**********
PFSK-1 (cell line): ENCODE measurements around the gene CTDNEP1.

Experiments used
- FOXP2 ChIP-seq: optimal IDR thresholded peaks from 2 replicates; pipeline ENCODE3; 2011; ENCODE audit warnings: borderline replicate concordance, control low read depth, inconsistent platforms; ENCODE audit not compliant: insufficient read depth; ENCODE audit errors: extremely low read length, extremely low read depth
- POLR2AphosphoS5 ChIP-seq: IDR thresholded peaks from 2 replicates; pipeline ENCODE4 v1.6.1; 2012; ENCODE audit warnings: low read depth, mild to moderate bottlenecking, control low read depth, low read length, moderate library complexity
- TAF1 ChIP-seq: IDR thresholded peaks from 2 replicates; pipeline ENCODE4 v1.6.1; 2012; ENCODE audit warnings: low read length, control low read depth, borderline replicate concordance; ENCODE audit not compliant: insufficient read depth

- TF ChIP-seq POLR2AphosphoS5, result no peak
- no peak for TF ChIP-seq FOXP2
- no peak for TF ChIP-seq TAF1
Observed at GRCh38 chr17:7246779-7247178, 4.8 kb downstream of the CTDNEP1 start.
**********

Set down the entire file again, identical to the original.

PFSK-1 (cell line): ENCODE measurements around the gene CTDNEP1.

Experiments used
- FOXP2 ChIP-seq: optimal IDR thresholded peaks from 2 replicates; pipeline ENCODE3; 2011; ENCODE audit warnings: borderline replicate concordance, control low read depth, inconsistent platforms; ENCODE audit not compliant: insufficient read depth; ENCODE audit errors: extremely low read length, extremely low read depth
- POLR2AphosphoS5 ChIP-seq: IDR thresholded peaks from 2 replicates; pipeline ENCODE4 v1.6.1; 2012; ENCODE audit warnings: low read depth, mild to moderate bottlenecking, control low read depth, low read length, moderate library complexity
- TAF1 ChIP-seq: IDR thresholded peaks from 2 replicates; pipeline ENCODE4 v1.6.1; 2012; ENCODE audit warnings: low read length, control low read depth, borderline replicate concordance; ENCODE audit not compliant: insufficient read depth

- TF ChIP-seq POLR2AphosphoS5, result no peak
- no peak for TF ChIP-seq FOXP2
- no peak for TF ChIP-seq TAF1
Observed at GRCh38 chr17:7246779-7247178, 4.8 kb downstream of the CTDNEP1 start.